A2: During the shutdown, the Department of Homeland Security’s contingency plan ordered the furlough of 13 percent of its workforce. DHS deemed employees “exempt” or “nonexempt” in accordance with the Antideficiency Act (P.L. 97-258 rev.), requiring “exempt” employees to work during the funding hiatus. Essential employees were defined as those vital to the continuing of operations or those who would be recalled in the event of an emergency; each individual DHS component designated its own set of essential employees. The table below shows the breakdown of expected furloughs for several major DHS agencies according to the department’s pre-shutdown contingency plan.
# of Employees
# of Furloughed Employees
# of Essential or Recalled Employees*
Source: U.S. Department of Homeland Security, “Procedures Relating to a Federal Funding Hiatus,” September 27, 2013.
* For the Coast Guard, Acting Secretary Rand Beers recalled the majority of employees during the second week of the shutdown under the Pay Our Military Act (P.L. 113-39). For the Federal Emergency Management Agency, an estimated 3,261 employees were originally furloughed, though some were recalled on October 3 to support efforts regarding Hurricane Karen.
In addition to furloughs, DHS must address instability in its most senior ranks. President Obama recently nominated former Pentagon general counsel Jeh Johnson to replace former secretary of homeland security Janet Napolitano, who departed last month. This nomination has met criticism from conservative Republicans who consider Johnson a friend to the president instead of a seasoned homeland security professional. Nonetheless, it is expected that Johnson will be confirmed by the Senate, though no date has been set for his confirmation hearing.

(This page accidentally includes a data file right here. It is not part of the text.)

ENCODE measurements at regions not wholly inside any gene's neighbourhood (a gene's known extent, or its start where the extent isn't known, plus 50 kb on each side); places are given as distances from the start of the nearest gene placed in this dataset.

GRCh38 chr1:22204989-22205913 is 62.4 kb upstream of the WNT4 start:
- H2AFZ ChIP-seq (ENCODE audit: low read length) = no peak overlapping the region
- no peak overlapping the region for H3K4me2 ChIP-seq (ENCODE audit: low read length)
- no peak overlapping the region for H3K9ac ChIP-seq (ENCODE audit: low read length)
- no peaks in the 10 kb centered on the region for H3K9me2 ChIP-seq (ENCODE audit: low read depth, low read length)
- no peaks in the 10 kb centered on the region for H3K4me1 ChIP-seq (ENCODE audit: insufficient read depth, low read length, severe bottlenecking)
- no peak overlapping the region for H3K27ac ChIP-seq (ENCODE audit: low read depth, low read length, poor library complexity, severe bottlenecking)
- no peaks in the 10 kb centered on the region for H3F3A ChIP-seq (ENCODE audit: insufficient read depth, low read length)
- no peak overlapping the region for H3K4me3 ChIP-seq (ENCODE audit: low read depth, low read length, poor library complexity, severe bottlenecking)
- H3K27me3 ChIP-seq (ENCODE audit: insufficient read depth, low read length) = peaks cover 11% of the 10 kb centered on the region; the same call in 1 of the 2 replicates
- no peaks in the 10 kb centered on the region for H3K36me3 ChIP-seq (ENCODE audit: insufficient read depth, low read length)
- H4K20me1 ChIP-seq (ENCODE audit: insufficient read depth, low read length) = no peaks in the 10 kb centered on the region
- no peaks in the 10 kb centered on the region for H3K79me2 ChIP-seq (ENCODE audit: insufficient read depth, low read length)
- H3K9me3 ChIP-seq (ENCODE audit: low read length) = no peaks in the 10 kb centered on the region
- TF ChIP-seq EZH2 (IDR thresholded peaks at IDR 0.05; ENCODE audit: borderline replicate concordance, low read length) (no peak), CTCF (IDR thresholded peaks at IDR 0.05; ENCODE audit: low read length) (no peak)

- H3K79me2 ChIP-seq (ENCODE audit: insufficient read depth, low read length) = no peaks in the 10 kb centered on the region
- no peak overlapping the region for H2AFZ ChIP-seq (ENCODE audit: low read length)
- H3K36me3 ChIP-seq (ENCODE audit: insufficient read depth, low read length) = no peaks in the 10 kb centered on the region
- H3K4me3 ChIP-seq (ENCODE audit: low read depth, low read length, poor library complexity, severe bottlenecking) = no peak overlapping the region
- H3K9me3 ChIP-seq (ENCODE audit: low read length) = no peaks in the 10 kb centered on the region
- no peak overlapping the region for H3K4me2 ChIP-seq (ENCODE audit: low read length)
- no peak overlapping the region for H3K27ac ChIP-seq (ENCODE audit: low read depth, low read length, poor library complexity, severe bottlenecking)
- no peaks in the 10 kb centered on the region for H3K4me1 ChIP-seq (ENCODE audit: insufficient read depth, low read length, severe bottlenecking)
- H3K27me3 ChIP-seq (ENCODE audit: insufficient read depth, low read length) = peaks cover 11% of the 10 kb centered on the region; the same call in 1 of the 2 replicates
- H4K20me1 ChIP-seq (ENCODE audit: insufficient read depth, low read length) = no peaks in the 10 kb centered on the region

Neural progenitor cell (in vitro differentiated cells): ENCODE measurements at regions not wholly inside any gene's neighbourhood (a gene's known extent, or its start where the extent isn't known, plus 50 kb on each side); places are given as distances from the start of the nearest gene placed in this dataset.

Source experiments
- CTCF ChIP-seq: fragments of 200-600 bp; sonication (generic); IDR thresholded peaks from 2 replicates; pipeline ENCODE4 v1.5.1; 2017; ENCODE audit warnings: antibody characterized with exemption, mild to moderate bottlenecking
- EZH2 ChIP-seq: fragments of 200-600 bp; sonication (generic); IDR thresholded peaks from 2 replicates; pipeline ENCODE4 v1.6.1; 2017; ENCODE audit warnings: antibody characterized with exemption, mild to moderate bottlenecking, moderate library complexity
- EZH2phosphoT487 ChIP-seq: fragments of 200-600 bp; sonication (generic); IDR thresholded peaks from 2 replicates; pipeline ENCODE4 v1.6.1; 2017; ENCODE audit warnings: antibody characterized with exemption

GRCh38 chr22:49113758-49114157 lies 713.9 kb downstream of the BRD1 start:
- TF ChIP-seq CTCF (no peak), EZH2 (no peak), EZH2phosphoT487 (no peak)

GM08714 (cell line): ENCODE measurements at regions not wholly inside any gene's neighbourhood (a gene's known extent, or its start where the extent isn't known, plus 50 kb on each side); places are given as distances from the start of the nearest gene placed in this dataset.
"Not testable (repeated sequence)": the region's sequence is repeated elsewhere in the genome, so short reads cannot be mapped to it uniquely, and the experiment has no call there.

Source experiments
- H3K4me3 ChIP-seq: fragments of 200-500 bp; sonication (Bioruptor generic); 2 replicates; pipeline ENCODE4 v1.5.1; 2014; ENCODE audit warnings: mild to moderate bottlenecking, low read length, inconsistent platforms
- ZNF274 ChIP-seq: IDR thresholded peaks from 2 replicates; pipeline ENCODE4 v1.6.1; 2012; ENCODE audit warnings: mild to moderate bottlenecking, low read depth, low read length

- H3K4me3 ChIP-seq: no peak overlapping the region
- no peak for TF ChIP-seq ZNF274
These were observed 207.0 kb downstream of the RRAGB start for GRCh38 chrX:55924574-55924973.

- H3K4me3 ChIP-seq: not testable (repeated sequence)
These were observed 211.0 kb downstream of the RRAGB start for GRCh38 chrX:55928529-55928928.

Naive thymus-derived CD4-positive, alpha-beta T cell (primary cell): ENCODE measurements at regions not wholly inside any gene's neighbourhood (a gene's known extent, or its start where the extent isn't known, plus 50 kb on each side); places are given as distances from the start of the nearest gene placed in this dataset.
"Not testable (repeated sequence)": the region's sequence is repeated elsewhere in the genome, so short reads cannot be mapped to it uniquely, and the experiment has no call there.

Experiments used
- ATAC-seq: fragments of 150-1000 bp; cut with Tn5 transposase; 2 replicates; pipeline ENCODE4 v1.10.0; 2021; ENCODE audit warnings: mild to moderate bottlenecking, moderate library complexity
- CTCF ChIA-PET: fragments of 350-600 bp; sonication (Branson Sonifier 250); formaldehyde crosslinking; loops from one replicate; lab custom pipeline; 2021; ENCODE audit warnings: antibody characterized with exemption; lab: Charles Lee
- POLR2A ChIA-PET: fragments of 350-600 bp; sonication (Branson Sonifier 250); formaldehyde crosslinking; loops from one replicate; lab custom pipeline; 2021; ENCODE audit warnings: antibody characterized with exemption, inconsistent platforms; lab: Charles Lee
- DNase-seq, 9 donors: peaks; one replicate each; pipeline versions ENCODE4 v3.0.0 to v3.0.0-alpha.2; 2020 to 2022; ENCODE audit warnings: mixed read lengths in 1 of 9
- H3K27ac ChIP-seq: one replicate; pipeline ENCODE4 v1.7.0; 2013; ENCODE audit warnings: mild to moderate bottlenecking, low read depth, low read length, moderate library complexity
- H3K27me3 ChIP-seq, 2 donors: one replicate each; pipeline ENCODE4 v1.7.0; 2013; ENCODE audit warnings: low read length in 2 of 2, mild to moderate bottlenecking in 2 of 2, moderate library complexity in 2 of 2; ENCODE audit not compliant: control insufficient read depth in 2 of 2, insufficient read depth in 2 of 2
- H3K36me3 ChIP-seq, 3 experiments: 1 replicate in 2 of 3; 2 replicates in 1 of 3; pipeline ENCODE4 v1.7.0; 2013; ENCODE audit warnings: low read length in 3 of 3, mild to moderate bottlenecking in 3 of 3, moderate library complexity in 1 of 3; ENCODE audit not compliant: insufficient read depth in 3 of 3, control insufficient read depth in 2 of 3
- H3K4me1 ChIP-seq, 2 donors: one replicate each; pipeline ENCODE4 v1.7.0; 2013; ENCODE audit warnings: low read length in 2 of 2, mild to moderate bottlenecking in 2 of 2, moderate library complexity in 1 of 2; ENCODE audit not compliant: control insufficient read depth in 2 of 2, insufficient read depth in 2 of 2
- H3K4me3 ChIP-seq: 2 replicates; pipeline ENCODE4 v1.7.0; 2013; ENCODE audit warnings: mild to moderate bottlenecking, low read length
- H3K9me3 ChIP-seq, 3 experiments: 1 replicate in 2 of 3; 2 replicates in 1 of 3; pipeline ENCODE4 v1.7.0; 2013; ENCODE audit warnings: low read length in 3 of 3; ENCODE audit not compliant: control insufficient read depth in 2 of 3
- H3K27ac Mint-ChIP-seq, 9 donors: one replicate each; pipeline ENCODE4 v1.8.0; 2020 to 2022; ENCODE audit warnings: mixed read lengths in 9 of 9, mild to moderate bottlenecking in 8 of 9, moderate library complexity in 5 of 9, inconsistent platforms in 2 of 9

In addition to the secretary position, there are multiple vacancies in DHS headquarters. A September meeting of the House Committee on Homeland Security noted that 18 of 40 top posts were vacant, possibly contributing to low morale and a leadership vacuum. Even more positions are only temporarily filled, like deputy secretary, chief of staff, director of immigration and customs enforcement, and chief information officer. Moreover, in the past two months, the agency has lost senior officials long rumored to be leaving, including Acting Deputy Under Secretary for Cybersecurity Bruce McConnell and Under Secretary for Science and Technology Tara O’Toole. While President Obama has nominated individuals for positions including deputy secretary, general counsel, and commissioner of customs and border protection, the Senate has delayed the confirmation process due to the August recess and the government shutdown; it is unclear when these hearings will be rescheduled. Now, with the budget and debt ceiling deadlines looming (December 13 and February 7, respectively), there is little time for confirmation hearings before the holiday recess.
Stephanie Sanok Kostro is acting director of the Homeland Security and Counterterrorism Program at the Center for Strategic and International Studies (CSIS) in Washington, D.C. Meredith Boyle is a research intern with the CSIS Homeland Security and Counterterrorism Program.
Critical Questions is produced by the Center for Strategic and International Studies (CSIS), a private, tax-exempt institution focusing on international public policy issues. Its research is nonpartisan and nonproprietary. CSIS does not take specific policy positions. Accordingly, all views, positions, and conclusions expressed in this publication should be understood to be solely those of the author(s).